Social capital is a concept that has become increasingly well known in the last few years. The word was first used in a book published as far back as 1916, but the ideas surrounding the term continue to evolve. Social capital refers to the net-worth of a person on a social level, their ability to connect with society and form ties through participation as well as friendship. Social ties often do relate to financial security, but social capital as an idea has nothing to do with monetary capital. A job is a form of social capital not because of the salary, but because it creates a sense of belonging through common experiences shared among a group of coworkers. A network of friends is also a form of social capital, as is charity or volunteer work, a hobby or a group project.
Social capital doesn’t just refer to individuals. A neighborhood can be described as having high social capital based on the interconnectedness and mutual resource sharing that takes place among its residents. Friendly, small town environments, where neighbors know each other by name and frequently ask each other for small favors, are places with high social capital. By contrast, an impersonal environment, where each member of the community feels isolated and fears to interact with the others, has much lower social capital.
Social Capital Across a Lifetime
Social capital can look quite different in different stages of life. With children, parental guidance is very important. For teenagers, it’s usually about a circle of friends in school, although some teenagers also have jobs or projects in which they are involved. For young adults, professional connections begin to have much more importance. At some point, close family ties are formed and, for many people who have children, the friendships and interests of their children become more important than their own.
Social capital builds across a lifetime. By and large our entire support network of friends, relatives and acquaintances continues to expand throughout middle age. We may see old buddies less often, or lose touch with some old coworkers, but there are always new people at a new job. As we age, however, this can often change. Many people look forward to retirement for years, but once it comes, it can lead to a reduction in social ties. We might not especially want to see our coworkers every morning, but, without that daily interaction, life can seem empty. As time passes, old friends die or become disabled and difficult to visit. Children have often become busy with their own lives. Seniors who are widowed may miss the daily interaction of a loved partner.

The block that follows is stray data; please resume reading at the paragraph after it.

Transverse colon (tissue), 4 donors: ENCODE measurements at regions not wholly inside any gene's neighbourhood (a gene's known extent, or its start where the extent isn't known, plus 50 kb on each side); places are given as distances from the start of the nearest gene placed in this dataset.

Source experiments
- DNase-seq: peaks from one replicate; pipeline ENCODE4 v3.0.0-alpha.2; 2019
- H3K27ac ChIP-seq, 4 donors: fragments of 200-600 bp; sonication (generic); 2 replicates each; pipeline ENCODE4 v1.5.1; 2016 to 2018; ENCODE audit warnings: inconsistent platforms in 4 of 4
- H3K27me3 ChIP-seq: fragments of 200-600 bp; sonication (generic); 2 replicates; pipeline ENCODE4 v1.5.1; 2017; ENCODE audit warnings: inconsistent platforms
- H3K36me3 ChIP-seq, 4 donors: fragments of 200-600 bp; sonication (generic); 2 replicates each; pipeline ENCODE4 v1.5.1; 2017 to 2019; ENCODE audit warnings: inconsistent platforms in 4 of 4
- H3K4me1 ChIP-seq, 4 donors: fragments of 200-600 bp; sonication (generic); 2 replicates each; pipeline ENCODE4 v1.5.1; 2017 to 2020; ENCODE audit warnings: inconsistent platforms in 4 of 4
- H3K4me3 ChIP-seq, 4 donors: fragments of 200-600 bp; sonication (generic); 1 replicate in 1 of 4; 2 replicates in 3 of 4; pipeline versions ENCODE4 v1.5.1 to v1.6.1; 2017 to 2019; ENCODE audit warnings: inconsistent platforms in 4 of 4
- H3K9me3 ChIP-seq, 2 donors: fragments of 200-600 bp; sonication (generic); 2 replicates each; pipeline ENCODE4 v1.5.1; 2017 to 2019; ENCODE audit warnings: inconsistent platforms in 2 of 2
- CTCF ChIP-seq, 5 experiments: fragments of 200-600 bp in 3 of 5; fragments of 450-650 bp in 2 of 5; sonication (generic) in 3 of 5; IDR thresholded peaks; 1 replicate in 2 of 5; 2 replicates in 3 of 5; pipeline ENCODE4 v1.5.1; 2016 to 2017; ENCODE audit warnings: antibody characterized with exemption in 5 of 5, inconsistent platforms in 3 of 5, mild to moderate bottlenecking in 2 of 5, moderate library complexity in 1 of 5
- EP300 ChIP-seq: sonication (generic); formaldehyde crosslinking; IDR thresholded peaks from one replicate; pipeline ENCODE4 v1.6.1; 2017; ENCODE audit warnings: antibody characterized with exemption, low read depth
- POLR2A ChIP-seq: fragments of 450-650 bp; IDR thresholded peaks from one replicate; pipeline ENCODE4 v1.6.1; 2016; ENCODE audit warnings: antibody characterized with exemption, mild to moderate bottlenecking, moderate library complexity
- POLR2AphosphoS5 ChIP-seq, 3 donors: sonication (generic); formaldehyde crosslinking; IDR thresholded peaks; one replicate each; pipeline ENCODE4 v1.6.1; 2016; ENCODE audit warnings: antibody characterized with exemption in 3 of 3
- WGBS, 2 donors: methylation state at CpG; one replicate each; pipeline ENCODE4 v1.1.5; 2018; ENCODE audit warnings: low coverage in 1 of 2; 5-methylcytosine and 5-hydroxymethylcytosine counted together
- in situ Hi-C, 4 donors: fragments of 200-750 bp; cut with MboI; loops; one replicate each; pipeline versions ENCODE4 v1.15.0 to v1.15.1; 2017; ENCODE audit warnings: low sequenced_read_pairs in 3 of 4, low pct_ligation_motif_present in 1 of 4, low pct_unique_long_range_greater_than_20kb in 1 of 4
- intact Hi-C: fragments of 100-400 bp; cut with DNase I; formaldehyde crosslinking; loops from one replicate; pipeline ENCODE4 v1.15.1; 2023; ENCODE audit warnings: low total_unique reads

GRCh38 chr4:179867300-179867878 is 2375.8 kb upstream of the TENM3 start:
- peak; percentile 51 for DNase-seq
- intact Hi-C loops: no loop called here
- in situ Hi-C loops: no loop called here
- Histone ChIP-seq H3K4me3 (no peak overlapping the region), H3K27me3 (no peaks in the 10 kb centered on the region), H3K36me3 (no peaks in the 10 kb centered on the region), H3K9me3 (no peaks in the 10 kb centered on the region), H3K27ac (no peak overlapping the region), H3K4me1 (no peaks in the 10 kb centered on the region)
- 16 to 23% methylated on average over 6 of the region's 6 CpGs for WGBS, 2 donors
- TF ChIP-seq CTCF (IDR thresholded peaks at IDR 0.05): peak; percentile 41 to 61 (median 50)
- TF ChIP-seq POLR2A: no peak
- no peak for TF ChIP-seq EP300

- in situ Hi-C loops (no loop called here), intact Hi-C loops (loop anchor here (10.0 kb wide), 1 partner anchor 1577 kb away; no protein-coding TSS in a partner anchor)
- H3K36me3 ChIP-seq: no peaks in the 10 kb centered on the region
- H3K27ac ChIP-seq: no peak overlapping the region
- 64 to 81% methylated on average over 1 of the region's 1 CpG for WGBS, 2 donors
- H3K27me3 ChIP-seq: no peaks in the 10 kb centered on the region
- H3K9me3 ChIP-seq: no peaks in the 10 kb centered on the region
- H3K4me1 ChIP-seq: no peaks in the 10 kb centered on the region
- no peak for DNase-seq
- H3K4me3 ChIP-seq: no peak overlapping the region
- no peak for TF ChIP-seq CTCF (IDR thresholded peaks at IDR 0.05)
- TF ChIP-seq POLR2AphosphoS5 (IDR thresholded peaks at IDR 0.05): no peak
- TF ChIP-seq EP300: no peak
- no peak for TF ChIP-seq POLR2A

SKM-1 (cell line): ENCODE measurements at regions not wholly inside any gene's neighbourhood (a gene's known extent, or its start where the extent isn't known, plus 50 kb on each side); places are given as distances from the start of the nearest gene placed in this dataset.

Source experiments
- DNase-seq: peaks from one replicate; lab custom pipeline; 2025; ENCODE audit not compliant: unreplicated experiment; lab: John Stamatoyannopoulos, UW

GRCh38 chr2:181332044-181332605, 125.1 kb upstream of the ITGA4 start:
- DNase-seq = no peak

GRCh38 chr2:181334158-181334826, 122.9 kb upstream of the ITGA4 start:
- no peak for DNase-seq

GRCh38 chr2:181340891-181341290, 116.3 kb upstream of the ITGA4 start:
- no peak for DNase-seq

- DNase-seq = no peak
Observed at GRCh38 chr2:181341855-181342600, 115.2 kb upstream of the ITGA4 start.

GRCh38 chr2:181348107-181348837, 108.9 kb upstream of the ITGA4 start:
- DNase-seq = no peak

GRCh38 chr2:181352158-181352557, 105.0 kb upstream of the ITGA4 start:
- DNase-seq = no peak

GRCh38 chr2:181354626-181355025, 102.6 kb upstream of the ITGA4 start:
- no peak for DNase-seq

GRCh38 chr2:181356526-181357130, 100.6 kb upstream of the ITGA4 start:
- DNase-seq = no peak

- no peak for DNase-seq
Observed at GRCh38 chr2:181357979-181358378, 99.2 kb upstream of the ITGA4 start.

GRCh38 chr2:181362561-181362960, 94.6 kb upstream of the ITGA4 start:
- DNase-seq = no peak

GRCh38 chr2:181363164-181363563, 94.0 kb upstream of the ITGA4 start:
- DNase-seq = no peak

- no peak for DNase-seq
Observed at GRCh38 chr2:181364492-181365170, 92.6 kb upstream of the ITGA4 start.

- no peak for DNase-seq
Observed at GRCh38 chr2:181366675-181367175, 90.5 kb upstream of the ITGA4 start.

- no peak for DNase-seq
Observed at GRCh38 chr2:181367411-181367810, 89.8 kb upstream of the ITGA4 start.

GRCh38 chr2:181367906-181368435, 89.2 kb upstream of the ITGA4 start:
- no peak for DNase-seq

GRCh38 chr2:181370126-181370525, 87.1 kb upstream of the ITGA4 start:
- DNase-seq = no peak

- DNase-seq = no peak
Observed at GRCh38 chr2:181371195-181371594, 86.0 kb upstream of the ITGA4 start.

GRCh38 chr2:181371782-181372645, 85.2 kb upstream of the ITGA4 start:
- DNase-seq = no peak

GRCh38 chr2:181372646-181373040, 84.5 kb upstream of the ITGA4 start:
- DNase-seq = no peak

Social Interaction Among Seniors
This reduction in social interaction has been seen to have a negative effect on seniors. Elderly people who become isolated as they age have reduced cognition, higher rates of depression and are less likely to maintain their physical mobility. They have lower self worth and often fail to schedule the tests and treatments they need. As well as the obvious emotional impact, social stimulation is believed to have a direct effect on the neuroendocrine and immune systems, suggesting that lack social interaction can actually make an elderly loved one more likely to develop a serious illness. To learn more the importance of seniors who are receiving care at home, review our informational blog, The Importance of Socialization for Seniors at Home.
The environment where a senior lives can also have an effect on their personal connectedness. A study in southwestern Pennsylvania found that seniors who lived in positive neighborhoods, neighborhoods where residents showed a higher degree of friendliness and were more likely to help each other out, had a better chance of retaining their physical mobility. For someone who has lost a partner or a close friend, a simple, positive greeting or casual conversation with a neighbor can help to fill that void. Daily interaction like this can stimulate the desire to continue walking and other daily exercise.